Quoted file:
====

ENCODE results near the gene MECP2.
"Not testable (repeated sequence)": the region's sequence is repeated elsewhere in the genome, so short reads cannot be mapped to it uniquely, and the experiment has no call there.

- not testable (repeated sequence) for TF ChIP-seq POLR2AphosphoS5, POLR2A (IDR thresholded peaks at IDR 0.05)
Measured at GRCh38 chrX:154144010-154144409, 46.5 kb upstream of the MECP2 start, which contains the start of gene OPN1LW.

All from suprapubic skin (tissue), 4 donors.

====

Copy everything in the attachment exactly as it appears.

ENCODE results near the gene MECP2.
"Not testable (repeated sequence)": the region's sequence is repeated elsewhere in the genome, so short reads cannot be mapped to it uniquely, and the experiment has no call there.

- not testable (repeated sequence) for TF ChIP-seq POLR2AphosphoS5, POLR2A (IDR thresholded peaks at IDR 0.05)
Measured at GRCh38 chrX:154144010-154144409, 46.5 kb upstream of the MECP2 start, which contains the start of gene OPN1LW.

All from suprapubic skin (tissue), 4 donors.